In the epistle today from Acts chapter 6, the apostles have a problem: there is too much for them to do in the growing church community in Jerusalem; and they need some help. The same is true in this church and in many Orthodox churches throughout the world. There is much to do in a growing church community.
This is a sermon about how we can each give more of ourselves—of our abilities, our insights, our time, our energy, our prayer life—to Christ and to this parish church. As my wife Khouriyeh Sylvia said to me last Sunday, “This is a happy parish. No one is moaning or groaning at each other, but I don’t think the congregation realises how much work there is to be done.” Khouriyeh Helen made the same point at the parish council meeting: “People don’t realise how much work there is to be done in this parish.” At the end of the Liturgy you will be able to examine a “Situations Vacant” list at the back of the Church—essential jobs that we need more people to look after by getting involved. Listen up, those of you hearing this sermon on an Ancient Faith Radio podcast, because your parish might need help, too—singing in the choir, serving in the altar, reading the epistle, helping with financial and secretarial work, helping to teach the children after the liturgy, joining the parish council or working on the building and maintenance team.
Those are some of the jobs that need to be done. If you think that you can help, have a word with Khouriyeh Helen or Father Gregory or me or Efrem, who supervises the Rota, or Photini who leads the Sisters of Martha and Mary. This sermon is titled “Called to Serve,” because we are each, old and young, called to serve.
Children, what do you think you might give to Christ and this parish church? Father Gregory has some ideas to share with you for you to consider: . . .
Let’s look more closely at that epistle for today from Acts chapter 6. The local Church in Jerusalem chooses seven men to become deacons and help out the apostles. Two of those men, Stephen and Philip, become outstanding Church leaders. Stephen preached openly to the Jewish Council in Jerusalem of how many Jews had chosen, to use Stephen’s phrase, “to resist the Holy Spirit.” As you will recall, Stephen was then stoned to death and became the first martyr—the first person to die for the Crucified and Risen Christ—the first person to die for the newly formed Christian Church. Now, I am not suggesting that any of us are going to be stoned to death for preaching our faith in Christ, but we should be careful not “to resist the Holy Spirit”—not to run away when we sense that God is calling us to a specific task and that we have the ability to complete that task.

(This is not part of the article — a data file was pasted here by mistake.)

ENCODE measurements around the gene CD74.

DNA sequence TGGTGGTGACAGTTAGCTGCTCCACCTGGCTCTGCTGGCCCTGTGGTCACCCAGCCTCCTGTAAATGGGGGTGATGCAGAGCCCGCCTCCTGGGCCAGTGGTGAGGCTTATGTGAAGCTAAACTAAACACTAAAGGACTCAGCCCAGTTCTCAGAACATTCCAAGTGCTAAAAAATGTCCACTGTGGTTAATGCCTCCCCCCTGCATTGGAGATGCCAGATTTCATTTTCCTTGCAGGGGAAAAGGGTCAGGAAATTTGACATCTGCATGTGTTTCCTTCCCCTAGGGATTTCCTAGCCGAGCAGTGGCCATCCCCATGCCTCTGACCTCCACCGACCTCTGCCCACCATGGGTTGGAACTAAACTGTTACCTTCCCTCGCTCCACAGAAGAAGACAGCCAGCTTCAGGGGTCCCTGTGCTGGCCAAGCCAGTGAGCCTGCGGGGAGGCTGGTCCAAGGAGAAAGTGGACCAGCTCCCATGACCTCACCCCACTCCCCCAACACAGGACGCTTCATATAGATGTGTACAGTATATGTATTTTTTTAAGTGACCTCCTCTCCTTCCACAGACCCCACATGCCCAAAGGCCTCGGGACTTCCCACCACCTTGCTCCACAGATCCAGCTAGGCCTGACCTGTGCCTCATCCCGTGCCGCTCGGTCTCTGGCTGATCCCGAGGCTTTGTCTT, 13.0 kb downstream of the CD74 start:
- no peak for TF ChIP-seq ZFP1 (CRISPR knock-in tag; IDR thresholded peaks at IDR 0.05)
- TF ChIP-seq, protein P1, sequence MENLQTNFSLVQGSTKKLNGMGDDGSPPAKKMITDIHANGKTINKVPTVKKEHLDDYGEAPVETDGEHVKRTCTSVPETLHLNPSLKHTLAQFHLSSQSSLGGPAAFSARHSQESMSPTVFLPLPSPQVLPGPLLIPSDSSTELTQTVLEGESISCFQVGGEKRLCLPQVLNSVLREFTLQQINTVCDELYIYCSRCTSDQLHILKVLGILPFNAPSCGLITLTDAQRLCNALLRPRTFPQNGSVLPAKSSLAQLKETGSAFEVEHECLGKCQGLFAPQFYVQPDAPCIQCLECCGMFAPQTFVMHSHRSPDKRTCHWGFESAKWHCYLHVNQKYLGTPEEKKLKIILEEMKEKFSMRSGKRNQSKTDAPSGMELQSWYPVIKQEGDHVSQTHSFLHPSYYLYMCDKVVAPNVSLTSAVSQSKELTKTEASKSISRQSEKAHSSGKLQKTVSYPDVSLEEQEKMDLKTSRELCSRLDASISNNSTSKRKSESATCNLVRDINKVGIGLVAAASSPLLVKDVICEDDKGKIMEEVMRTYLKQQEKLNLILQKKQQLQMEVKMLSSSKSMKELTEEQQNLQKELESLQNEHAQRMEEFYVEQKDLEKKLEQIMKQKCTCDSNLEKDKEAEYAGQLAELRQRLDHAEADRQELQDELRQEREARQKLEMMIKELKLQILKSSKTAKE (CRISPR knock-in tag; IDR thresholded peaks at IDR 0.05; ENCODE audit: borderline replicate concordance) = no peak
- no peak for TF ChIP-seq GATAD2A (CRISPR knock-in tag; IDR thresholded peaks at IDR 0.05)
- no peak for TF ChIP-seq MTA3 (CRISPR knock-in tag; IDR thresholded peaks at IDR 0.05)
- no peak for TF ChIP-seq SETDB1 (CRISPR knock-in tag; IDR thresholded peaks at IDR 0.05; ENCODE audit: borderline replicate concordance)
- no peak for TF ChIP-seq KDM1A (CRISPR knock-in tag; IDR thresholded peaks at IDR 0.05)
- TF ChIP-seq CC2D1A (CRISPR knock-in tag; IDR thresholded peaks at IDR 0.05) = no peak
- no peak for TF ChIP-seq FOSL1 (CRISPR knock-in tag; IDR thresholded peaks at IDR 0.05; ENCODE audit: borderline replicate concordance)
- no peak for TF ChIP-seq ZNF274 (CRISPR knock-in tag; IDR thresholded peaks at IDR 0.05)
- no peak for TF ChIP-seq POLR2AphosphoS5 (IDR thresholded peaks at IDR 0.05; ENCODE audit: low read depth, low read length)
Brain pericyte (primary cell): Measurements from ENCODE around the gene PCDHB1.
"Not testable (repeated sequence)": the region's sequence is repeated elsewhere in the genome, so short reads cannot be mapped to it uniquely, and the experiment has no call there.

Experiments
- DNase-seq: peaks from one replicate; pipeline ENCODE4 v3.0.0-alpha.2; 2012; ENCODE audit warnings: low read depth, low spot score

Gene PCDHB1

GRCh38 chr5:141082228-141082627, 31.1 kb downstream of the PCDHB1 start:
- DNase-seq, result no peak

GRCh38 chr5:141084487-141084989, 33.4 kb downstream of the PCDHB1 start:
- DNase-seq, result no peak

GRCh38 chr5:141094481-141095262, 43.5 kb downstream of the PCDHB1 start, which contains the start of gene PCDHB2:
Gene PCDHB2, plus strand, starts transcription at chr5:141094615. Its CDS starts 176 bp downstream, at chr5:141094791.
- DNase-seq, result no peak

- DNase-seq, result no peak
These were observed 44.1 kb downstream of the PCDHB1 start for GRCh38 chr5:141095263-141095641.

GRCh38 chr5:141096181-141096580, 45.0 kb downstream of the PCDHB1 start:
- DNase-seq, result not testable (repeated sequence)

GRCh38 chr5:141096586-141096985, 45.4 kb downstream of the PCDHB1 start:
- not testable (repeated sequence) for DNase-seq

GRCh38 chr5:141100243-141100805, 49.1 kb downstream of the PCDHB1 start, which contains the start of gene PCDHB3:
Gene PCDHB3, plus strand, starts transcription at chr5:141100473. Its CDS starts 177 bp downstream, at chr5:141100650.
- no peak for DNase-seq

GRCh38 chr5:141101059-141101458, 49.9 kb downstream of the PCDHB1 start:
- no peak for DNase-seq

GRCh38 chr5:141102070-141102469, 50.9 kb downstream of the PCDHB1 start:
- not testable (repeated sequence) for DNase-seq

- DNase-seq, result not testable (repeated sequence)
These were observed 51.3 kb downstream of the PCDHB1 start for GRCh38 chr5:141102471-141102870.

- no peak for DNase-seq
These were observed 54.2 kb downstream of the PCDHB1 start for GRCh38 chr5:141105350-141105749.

Philip was led by the Holy Spirit out onto the desert road from Jerusalem to Gaza; and there he came upon the carriage of an Ethiopian who was the treasurer of Queen Candace. This Ethiopian, whose name is not recorded in the Bible, had come to Jerusalem to pray, and was reading the words of Isaiah the prophet. In Acts chapter 8, Philip asked him, “Do you understand what you are reading?” The wealthy, intelligent Ethiopian replied, “‘How can I [understand], unless someone guides me?’ And he invited Philip to come up and sit with him” and teach him. Then Philip taught him so beautifully and so comprehensively that when they came to some water the Ethiopian treasurer asked, “‘What is to prevent my being baptised?’ And [the Ethiopian] commanded the chariot to stop, and they both went down into the water . . . and Philip baptised him.” Then Philip was taken up by the Holy Spirit and returned to Azotus, that is, to his home in Caesarea in Palestine, where, as St Bede tells us in his Commentary on the Acts of the Apostles 8.40, Philip lived with his wife and four daughters. Again, I am not suggesting that any of us are going to be taken up in the Holy Spirit, but note that Philip simply listened to the Holy Spirit and went out on a desert road, brought someone to Christ, baptised him and then returned home.
There is in the Orthodox Church a strong Tradition of diakonia—of serving the Church whether or not we are lay people or clergy. St John Chrysostom points out that the word “ordination” means in Greek, “stretching out the hand.” That is what I believe the Lord is doing for many of us today. He is stretching out His hand and saying to us, “Be a more important part of this local church and of the global Orthodox Church. Become aware of your abilities; and use those abilities to serve Christ and serve the Church.”
When I spoke with Sylvia about how we could move from where we are now as a parish to where we hope to be, she offered some helpful advice. She said, “We have to pray to God that He will guide us to be the parish that He wants us to be.” I think that’s true, but it will only happen if I pray and you pray, if we all seek together, what Christ wants each of us to be and to do to build this parish as a small part of His Kingdom.